By doing so, the country will be able to stabilize its economic fundamentals, and thus consolidate the foundation for building a moderately prosperous society in all respects. To safeguard jobs, people’s basic livelihood, and market entities will enable China to establish market expectation and policy orientation, and to coordinate the joint efforts of different sectors and places. Besides, by securing employment, development of small- and medium-sized enterprises, and social stability, China will see large potential of economic growth. Once domestic and overseas situation recovers, a sound supply-demand cycle will be established to drive economic growth.

The absence of exact GDP targets doesn’t mean China lacks confidence in its future growth. On the contrary, it reveals the faith of the country to tackle challenges in a more practical and flexible manner. The epidemic will unavoidably cause impacts on China’s economy, but the impacts are short-term, external and controllable. The fundamentals sustaining China’s long-term economic growth and stability remain unchanged.

China’s economic and social development has been improving since April, with gradually released consumption potential, remarkable progress of work resumption, and surging new driving forces for economic growth. Even many international media outlets believe that China’s early and accelerating recovery is bringing hope to emerging economies.

As long as China completes its mission to safeguard jobs, people’s basic livelihood, market entities, food and energy security, the stability of industrial and supply chains, and the smooth running of communities, it is able to eradicate poverty, build a moderately prosperous society in all respects, and achieve its major annual tasks of economic and social development.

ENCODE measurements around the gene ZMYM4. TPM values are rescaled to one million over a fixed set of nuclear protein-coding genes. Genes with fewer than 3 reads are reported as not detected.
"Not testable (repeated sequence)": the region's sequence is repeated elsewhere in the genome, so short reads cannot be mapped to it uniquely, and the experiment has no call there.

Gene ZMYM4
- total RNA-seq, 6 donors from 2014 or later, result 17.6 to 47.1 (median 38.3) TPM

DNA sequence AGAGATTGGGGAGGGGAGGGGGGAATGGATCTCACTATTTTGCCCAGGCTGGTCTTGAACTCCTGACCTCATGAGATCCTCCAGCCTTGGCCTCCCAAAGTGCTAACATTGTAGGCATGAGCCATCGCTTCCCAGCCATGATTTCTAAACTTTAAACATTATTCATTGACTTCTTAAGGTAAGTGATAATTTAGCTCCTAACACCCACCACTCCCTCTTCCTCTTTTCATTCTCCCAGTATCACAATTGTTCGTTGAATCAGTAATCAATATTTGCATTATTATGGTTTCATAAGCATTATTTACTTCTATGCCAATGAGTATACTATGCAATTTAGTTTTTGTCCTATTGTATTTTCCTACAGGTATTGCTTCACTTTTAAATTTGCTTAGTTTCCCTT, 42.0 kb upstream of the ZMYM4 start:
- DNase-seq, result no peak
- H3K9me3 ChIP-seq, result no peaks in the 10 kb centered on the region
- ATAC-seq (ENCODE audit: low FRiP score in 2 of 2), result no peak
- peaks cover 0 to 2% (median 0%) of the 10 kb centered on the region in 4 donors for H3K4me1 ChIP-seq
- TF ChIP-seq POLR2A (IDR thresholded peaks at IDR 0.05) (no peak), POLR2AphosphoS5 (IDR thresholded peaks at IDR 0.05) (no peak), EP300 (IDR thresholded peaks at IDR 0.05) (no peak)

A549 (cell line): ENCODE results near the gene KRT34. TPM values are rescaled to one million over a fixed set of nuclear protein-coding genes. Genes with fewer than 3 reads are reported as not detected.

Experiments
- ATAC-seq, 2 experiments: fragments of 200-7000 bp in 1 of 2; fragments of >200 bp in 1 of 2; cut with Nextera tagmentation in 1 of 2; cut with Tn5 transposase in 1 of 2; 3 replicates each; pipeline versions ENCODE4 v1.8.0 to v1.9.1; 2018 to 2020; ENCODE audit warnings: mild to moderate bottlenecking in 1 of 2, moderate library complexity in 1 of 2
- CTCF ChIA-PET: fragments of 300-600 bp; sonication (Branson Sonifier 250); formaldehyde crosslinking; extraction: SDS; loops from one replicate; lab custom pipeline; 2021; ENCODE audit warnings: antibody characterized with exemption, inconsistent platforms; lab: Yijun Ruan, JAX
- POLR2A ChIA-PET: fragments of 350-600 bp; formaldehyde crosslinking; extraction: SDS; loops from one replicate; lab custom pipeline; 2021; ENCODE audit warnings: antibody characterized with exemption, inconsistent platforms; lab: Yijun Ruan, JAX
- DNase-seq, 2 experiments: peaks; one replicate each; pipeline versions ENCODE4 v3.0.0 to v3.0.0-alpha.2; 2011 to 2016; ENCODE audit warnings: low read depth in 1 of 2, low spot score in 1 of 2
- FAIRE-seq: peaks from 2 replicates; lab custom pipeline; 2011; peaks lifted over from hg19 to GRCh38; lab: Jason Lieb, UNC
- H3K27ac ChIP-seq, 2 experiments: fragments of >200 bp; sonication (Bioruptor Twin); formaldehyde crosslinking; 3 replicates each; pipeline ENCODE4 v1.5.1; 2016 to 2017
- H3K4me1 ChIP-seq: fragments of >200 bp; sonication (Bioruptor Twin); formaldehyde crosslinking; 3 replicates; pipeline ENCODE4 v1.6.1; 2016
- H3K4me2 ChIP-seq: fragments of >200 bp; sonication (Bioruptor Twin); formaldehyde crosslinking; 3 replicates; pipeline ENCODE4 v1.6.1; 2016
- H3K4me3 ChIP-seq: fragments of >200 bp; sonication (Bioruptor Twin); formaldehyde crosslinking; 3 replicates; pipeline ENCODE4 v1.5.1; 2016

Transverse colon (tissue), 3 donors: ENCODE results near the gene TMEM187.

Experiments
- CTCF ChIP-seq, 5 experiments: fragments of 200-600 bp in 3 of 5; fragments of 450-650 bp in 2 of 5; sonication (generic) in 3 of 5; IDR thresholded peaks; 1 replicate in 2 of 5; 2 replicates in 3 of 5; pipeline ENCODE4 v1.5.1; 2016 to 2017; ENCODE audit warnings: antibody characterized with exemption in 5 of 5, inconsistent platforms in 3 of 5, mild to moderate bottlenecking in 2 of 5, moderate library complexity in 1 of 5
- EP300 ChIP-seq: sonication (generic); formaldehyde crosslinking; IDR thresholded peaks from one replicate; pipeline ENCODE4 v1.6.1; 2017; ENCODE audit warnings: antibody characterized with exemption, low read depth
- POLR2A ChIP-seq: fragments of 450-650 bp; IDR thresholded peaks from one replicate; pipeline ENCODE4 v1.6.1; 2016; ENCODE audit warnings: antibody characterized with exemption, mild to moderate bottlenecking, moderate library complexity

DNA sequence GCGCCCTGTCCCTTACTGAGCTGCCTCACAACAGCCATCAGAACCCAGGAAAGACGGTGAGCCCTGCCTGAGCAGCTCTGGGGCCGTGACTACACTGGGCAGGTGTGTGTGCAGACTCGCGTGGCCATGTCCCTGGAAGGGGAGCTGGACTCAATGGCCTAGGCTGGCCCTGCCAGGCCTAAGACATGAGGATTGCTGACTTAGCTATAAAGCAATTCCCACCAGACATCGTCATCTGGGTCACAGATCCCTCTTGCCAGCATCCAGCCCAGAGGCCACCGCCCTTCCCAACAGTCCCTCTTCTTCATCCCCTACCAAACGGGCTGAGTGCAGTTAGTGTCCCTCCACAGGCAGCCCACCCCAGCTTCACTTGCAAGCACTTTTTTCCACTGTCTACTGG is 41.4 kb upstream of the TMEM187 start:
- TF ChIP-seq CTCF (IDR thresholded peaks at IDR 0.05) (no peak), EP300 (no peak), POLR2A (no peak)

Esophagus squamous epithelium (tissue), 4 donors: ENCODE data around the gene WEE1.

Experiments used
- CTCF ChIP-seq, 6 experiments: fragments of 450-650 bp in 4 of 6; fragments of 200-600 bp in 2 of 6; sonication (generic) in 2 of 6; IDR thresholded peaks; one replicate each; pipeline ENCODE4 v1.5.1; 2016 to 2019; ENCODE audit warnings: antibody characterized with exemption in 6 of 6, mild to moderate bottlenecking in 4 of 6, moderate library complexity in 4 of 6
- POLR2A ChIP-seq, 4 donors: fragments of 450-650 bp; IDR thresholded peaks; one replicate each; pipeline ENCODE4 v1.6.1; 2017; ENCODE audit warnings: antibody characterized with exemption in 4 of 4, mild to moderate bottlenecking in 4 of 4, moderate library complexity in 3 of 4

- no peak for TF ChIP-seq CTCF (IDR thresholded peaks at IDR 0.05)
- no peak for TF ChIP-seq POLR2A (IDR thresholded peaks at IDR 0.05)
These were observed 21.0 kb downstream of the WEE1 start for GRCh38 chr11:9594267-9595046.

He noted that the Chinese economy shall be observed from the following three aspects: whether the country can maintain solid economic development foundation, whether it can solve the current problems, and how the economy will develop in the future.

Facing severe challenges, China’s GDP still grew 6.1 percent in 2019, which indicated the solid and profound foundation of China’s economic development. Though the sudden outbreak of COVID-19 has posed huge pressure on China, industries in the country are accelerating work resumption and recovery, and emerging industries and enterprises are gaining sound momentum for development. It proves the stress tolerance, bearing capacity and resilience of the Chinese economy, as well as the strength and capability of the country to overcome current difficulties. The impacts of the COVID-19 are severe, but temporary, so the fundamentals sustaining China’s long-term growth are stable.

The third session of the 13th National People’s Congress (NPC) opens at the Great Hall of the People in Beijing, capital of China, May 22. Photo by Weng Qiyu/People’s Daily Online

Chinese ministers are interviewed by reporters via video link after the opening meeting of the third session of the 13th National People’s Congress, May 22. Photo by Weng Qiyu/People’s Daily Online